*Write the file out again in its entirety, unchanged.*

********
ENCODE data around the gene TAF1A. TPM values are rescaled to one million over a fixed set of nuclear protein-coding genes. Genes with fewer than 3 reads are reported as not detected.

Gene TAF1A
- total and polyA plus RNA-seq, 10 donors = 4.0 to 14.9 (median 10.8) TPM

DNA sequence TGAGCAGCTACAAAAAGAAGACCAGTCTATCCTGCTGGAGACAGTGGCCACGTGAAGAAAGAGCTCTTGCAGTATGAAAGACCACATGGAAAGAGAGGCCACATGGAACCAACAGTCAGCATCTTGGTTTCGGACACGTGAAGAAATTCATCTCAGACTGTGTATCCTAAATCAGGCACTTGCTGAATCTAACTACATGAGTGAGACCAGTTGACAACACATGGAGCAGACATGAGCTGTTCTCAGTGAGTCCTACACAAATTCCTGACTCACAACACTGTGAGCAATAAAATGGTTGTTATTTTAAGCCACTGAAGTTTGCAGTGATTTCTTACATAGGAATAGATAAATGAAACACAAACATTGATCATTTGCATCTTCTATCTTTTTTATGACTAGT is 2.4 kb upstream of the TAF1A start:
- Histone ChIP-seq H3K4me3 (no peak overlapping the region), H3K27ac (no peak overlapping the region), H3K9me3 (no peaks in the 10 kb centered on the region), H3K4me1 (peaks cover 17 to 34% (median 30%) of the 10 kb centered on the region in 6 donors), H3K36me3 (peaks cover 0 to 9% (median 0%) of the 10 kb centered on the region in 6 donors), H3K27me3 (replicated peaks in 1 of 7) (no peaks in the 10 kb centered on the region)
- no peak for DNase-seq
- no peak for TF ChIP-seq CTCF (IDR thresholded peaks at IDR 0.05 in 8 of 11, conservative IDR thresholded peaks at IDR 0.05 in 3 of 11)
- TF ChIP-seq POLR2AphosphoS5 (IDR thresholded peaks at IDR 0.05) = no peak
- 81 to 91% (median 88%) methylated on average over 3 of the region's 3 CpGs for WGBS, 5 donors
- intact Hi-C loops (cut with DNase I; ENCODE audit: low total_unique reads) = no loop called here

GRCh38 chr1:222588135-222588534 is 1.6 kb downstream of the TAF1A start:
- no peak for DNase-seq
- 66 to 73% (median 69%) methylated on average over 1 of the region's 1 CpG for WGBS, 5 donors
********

ENCODE data around the gene TAF1A. TPM values are rescaled to one million over a fixed set of nuclear protein-coding genes. Genes with fewer than 3 reads are reported as not detected.

Gene TAF1A
- total and polyA plus RNA-seq, 10 donors = 4.0 to 14.9 (median 10.8) TPM

DNA sequence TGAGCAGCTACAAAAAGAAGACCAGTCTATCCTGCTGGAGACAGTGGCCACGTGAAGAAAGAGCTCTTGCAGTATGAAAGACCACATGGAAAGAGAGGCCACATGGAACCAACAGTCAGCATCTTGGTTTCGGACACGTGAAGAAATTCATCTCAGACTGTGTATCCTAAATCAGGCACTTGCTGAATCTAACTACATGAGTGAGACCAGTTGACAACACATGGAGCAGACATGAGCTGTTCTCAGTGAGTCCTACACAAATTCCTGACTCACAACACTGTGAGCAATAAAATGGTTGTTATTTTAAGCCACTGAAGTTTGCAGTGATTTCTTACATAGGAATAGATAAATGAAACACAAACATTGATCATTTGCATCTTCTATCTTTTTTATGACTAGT is 2.4 kb upstream of the TAF1A start:
- Histone ChIP-seq H3K4me3 (no peak overlapping the region), H3K27ac (no peak overlapping the region), H3K9me3 (no peaks in the 10 kb centered on the region), H3K4me1 (peaks cover 17 to 34% (median 30%) of the 10 kb centered on the region in 6 donors), H3K36me3 (peaks cover 0 to 9% (median 0%) of the 10 kb centered on the region in 6 donors), H3K27me3 (replicated peaks in 1 of 7) (no peaks in the 10 kb centered on the region)
- no peak for DNase-seq
- no peak for TF ChIP-seq CTCF (IDR thresholded peaks at IDR 0.05 in 8 of 11, conservative IDR thresholded peaks at IDR 0.05 in 3 of 11)
- TF ChIP-seq POLR2AphosphoS5 (IDR thresholded peaks at IDR 0.05) = no peak
- 81 to 91% (median 88%) methylated on average over 3 of the region's 3 CpGs for WGBS, 5 donors
- intact Hi-C loops (cut with DNase I; ENCODE audit: low total_unique reads) = no loop called here

GRCh38 chr1:222588135-222588534 is 1.6 kb downstream of the TAF1A start:
- no peak for DNase-seq
- 66 to 73% (median 69%) methylated on average over 1 of the region's 1 CpG for WGBS, 5 donors